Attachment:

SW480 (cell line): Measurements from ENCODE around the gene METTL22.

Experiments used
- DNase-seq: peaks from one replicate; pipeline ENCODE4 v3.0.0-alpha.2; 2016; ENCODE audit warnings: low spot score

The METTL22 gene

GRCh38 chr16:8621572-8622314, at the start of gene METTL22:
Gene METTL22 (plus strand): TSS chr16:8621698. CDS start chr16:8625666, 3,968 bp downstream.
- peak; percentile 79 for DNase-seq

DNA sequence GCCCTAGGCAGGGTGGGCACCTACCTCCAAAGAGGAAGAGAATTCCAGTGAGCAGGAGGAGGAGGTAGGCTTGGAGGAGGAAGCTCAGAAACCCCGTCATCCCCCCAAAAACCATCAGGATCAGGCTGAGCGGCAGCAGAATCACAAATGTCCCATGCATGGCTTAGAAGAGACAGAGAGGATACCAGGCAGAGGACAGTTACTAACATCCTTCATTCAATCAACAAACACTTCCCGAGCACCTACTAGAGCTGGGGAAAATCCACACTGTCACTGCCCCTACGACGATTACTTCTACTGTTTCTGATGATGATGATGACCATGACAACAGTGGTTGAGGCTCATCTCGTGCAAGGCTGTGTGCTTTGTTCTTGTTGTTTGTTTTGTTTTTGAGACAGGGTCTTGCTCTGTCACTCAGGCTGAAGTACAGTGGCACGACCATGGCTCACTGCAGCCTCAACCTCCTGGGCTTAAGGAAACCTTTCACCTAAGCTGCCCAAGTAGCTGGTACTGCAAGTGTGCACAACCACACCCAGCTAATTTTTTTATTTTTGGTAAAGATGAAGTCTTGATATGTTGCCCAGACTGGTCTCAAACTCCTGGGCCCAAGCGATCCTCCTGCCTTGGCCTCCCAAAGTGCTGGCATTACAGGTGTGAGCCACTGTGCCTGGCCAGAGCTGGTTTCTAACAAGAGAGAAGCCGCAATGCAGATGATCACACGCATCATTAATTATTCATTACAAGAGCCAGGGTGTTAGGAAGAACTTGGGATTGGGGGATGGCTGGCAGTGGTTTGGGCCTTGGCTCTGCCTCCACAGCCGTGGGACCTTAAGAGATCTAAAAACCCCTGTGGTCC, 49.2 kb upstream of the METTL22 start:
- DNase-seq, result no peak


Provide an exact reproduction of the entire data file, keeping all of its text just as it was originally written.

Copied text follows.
SW480 (cell line): Measurements from ENCODE around the gene METTL22.

Experiments used
- DNase-seq: peaks from one replicate; pipeline ENCODE4 v3.0.0-alpha.2; 2016; ENCODE audit warnings: low spot score

The METTL22 gene

GRCh38 chr16:8621572-8622314, at the start of gene METTL22:
Gene METTL22 (plus strand): TSS chr16:8621698. CDS start chr16:8625666, 3,968 bp downstream.
- peak; percentile 79 for DNase-seq

DNA sequence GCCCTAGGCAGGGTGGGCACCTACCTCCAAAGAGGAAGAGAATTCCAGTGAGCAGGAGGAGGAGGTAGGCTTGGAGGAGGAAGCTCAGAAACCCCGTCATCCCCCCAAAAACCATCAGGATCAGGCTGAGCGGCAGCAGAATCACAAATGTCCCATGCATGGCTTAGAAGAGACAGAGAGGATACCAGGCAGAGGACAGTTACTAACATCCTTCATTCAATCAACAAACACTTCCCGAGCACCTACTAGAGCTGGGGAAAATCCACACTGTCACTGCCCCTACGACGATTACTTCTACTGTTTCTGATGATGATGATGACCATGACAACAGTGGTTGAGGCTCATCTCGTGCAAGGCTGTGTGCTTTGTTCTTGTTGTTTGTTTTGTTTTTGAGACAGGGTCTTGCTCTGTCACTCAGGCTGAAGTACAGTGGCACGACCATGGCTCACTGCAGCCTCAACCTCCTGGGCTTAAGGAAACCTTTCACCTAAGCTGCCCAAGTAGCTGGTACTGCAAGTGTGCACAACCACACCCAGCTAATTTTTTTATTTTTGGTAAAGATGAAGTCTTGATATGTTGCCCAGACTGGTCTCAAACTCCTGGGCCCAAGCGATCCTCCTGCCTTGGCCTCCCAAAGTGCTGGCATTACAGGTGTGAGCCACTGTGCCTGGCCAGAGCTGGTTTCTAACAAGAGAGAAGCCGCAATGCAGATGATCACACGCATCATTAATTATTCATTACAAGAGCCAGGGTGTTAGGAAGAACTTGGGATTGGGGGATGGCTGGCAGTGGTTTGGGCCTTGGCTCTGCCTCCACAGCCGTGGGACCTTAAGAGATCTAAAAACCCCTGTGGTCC, 49.2 kb upstream of the METTL22 start:
- DNase-seq, result no peak